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Life history, climate and biogeography interactively affect worldwide genetic diversity of plant and animal populations.

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Understanding how biological and environmental factors interactively shape the global distribution of plant and animal genetic diversity is fundamental to biodiversity conservation. Genetic diversity measured in local populations (GDP) is correspondingly assumed representative for population fitness and eco-evolutionary dynamics. For 8356 populations across the globe, we report that plants systematically display much lower GDP than animals, and that life history traits shape GDP patterns both directly (animal longevity and size), and indirectly by mediating core-periphery patterns (animal fecundity and plant dispersal). Particularly in some plant groups, peripheral populations can sustain similar GDP as core populations, emphasizing their potential conservation value. We further find surprisingly weak support for general latitudinal GDP trends. Finally, contemporary rather than past climate contributes to the spatial distribution of GDP, suggesting that contemporary environmental changes affect global patterns of GDP. Our findings generate new perspectives for the conservation of genetic resources at worldwide and taxonomic-wide scales.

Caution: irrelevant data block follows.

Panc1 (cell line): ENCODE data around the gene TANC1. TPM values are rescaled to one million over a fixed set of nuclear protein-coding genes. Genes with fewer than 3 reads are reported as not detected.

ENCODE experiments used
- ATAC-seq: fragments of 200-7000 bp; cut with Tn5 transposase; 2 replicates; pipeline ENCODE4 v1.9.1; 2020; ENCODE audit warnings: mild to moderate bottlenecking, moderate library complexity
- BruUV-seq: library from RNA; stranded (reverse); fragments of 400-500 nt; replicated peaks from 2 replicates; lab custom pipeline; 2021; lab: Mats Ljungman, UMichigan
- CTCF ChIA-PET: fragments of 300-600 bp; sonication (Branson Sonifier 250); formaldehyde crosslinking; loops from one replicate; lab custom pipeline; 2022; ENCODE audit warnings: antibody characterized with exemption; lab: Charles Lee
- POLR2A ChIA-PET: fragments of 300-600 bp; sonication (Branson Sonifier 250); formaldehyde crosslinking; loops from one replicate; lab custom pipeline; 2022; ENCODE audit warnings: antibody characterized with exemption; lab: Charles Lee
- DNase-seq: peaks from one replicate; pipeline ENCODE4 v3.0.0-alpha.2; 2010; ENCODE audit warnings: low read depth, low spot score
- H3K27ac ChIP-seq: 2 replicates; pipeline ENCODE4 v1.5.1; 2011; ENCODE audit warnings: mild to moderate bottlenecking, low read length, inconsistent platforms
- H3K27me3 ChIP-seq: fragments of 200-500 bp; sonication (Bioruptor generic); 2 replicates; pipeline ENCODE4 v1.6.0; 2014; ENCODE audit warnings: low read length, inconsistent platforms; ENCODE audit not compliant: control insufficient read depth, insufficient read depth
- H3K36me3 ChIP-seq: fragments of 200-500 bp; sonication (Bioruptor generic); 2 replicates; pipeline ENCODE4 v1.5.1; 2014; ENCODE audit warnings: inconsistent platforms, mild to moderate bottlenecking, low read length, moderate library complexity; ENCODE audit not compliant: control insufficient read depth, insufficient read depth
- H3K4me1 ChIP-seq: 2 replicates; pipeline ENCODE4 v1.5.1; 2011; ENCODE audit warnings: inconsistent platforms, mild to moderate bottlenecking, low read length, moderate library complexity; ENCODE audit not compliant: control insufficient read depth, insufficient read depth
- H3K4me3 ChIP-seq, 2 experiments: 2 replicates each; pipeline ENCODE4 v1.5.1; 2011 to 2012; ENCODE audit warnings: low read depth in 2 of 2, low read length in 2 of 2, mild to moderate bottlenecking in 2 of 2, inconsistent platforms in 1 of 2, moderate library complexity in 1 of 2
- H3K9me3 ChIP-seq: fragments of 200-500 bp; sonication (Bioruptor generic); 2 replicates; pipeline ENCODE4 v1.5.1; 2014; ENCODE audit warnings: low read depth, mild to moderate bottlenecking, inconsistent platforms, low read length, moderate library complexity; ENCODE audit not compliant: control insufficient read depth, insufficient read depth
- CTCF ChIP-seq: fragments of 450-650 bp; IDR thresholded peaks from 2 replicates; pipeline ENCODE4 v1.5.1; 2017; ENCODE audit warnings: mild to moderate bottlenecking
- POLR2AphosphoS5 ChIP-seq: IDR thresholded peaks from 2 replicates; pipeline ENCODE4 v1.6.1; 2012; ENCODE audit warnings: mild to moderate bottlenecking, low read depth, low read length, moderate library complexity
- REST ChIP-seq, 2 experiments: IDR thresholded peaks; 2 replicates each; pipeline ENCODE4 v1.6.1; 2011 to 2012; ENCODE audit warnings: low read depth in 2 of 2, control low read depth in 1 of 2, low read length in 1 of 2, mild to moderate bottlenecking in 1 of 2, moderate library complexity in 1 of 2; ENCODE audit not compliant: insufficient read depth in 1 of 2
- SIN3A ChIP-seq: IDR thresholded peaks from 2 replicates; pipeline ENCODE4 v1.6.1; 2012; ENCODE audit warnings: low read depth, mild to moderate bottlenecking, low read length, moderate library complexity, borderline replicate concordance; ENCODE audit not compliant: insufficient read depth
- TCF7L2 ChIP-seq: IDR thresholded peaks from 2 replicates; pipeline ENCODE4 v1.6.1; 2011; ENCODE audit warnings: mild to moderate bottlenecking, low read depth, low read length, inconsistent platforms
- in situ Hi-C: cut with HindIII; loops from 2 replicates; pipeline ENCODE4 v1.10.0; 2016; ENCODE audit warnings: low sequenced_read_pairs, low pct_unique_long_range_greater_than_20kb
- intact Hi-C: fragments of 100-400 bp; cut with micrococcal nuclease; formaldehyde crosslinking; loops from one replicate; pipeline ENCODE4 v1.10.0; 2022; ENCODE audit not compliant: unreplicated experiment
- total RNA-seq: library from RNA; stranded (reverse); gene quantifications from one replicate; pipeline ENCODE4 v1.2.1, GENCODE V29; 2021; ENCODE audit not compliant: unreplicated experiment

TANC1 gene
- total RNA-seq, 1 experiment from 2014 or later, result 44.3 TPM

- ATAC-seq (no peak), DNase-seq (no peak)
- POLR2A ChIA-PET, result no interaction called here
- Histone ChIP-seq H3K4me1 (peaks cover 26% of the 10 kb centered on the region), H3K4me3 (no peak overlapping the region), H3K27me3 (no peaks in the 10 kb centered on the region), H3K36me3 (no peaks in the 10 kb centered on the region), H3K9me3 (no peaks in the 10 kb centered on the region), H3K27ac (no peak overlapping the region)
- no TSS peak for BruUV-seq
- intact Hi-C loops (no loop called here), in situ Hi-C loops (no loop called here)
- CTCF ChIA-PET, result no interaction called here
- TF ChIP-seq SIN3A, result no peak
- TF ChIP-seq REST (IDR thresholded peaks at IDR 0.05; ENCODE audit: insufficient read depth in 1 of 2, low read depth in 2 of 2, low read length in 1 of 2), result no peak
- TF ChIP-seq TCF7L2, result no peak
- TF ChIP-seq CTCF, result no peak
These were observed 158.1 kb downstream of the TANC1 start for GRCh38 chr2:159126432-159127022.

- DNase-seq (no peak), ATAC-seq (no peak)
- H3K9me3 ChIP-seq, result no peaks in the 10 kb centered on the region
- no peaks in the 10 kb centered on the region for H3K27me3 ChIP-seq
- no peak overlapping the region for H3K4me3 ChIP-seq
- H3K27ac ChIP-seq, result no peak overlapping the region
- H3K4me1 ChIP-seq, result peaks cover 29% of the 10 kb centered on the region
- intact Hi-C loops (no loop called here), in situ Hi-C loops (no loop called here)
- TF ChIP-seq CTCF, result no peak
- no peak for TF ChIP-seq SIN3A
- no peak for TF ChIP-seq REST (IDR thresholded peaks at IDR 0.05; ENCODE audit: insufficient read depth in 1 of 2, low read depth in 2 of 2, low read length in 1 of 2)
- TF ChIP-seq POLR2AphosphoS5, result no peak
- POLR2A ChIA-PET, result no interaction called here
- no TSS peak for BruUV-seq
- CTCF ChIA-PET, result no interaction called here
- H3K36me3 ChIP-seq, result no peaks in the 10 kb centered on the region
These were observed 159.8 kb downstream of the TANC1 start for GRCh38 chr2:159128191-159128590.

Algorithms, Animal Distribution, Animals, Biodiversity, Climate, Ecosystem, Evolution, Molecular, Genetic Variation, Genetics, Population, Geography, Life History Traits, Models, Theoretical, Phylogeny, Plant Dispersal, Plants

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Nat Commun

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Springer Science and Business Media LLC